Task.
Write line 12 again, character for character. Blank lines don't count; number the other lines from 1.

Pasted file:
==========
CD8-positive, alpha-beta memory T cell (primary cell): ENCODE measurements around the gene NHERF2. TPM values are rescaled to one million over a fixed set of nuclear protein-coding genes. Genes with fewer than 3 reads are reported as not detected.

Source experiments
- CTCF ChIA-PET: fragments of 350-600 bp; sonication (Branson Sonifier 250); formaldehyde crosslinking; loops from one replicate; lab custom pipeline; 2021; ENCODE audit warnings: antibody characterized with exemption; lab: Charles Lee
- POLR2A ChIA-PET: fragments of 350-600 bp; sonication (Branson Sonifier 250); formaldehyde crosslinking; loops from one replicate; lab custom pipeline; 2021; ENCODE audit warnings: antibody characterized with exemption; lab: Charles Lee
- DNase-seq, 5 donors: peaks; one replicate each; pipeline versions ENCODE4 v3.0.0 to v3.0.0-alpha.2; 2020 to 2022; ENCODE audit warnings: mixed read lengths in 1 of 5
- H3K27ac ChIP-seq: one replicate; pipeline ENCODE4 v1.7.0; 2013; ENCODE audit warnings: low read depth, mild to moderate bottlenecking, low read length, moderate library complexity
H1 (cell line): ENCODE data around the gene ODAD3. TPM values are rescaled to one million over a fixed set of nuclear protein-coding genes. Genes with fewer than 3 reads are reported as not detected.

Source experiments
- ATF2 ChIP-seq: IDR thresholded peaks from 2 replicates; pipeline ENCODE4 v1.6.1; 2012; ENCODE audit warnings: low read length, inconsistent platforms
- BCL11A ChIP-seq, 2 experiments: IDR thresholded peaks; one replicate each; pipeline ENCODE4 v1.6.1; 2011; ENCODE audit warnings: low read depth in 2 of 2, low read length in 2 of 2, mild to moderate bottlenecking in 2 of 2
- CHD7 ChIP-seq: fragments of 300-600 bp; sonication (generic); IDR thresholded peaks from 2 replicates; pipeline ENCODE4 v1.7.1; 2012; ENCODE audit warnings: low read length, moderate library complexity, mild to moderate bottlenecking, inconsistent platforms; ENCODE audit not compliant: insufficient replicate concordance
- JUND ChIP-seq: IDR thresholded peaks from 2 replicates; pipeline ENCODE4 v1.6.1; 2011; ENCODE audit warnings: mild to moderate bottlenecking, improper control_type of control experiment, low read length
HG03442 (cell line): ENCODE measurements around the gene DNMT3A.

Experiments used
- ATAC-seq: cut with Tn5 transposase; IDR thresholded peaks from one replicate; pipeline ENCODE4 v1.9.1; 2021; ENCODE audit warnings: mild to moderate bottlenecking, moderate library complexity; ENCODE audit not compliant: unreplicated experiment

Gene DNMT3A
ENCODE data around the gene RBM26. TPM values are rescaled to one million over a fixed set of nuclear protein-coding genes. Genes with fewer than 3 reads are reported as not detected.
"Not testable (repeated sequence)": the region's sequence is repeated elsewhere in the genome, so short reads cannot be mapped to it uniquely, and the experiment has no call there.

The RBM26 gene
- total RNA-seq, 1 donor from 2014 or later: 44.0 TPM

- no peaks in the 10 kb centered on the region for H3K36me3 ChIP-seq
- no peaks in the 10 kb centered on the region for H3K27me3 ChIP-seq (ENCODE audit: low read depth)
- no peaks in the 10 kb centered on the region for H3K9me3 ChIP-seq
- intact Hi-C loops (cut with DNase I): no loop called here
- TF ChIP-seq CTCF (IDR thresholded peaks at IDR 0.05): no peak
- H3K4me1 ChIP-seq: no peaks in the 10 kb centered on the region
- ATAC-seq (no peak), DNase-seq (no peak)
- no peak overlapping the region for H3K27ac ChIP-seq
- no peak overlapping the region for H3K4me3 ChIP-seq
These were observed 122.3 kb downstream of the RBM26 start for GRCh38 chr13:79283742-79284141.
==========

- JUND ChIP-seq: IDR thresholded peaks from 2 replicates; pipeline ENCODE4 v1.6.1; 2011; ENCODE audit warnings: mild to moderate bottlenecking, improper control_type of control experiment, low read length